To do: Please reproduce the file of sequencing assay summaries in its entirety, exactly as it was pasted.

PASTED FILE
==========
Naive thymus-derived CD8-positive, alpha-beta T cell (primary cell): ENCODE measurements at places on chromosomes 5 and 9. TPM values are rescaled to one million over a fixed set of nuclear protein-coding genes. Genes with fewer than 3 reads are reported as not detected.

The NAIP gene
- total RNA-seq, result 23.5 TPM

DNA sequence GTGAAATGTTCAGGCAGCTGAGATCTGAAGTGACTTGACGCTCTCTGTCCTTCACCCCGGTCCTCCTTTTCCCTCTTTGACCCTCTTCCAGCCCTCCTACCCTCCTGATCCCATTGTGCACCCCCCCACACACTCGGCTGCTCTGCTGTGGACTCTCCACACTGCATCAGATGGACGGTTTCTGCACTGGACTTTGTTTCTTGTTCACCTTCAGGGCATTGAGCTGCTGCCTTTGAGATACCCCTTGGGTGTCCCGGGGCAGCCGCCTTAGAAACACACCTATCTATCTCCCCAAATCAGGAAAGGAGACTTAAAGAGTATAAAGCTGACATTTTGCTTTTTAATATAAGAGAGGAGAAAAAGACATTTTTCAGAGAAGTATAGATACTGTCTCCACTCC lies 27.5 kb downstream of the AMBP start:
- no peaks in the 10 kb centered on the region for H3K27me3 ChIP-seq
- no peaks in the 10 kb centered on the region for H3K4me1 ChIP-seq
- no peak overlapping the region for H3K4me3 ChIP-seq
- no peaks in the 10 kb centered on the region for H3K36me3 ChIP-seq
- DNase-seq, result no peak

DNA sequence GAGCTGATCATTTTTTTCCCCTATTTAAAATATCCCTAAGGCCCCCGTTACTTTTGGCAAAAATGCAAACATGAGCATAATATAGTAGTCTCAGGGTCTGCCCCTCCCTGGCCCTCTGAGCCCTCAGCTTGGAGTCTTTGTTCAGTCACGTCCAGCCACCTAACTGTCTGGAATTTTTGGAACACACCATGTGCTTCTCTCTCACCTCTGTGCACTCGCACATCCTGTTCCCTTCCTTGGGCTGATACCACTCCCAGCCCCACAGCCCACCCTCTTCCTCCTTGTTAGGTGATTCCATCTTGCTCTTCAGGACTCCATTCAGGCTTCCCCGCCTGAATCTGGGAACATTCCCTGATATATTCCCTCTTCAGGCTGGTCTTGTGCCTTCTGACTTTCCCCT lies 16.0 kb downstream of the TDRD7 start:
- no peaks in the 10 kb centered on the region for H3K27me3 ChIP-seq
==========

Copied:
Naive thymus-derived CD8-positive, alpha-beta T cell (primary cell): ENCODE measurements at places on chromosomes 5 and 9. TPM values are rescaled to one million over a fixed set of nuclear protein-coding genes. Genes with fewer than 3 reads are reported as not detected.

The NAIP gene
- total RNA-seq, result 23.5 TPM

DNA sequence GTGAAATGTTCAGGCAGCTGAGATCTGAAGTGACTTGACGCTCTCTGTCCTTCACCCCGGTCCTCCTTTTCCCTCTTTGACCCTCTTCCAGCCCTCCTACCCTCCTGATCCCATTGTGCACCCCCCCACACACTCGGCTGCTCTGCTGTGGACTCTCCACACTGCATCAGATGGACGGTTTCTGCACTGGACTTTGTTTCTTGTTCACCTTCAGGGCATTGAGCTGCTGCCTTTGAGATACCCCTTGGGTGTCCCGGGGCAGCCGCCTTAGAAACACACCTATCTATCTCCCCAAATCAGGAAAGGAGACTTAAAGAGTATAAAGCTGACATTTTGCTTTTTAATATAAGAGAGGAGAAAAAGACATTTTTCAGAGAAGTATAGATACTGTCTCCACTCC lies 27.5 kb downstream of the AMBP start:
- no peaks in the 10 kb centered on the region for H3K27me3 ChIP-seq
- no peaks in the 10 kb centered on the region for H3K4me1 ChIP-seq
- no peak overlapping the region for H3K4me3 ChIP-seq
- no peaks in the 10 kb centered on the region for H3K36me3 ChIP-seq
- DNase-seq, result no peak

DNA sequence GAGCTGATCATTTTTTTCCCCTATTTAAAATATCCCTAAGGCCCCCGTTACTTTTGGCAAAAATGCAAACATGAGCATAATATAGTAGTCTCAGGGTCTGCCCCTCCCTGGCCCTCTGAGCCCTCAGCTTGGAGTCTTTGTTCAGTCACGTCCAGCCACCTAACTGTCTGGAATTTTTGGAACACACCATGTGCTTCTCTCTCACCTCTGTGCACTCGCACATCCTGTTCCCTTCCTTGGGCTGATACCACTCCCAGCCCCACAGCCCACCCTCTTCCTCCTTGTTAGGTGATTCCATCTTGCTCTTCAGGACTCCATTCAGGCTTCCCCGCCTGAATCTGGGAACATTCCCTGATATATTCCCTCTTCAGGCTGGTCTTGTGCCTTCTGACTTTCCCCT lies 16.0 kb downstream of the TDRD7 start:
- no peaks in the 10 kb centered on the region for H3K27me3 ChIP-seq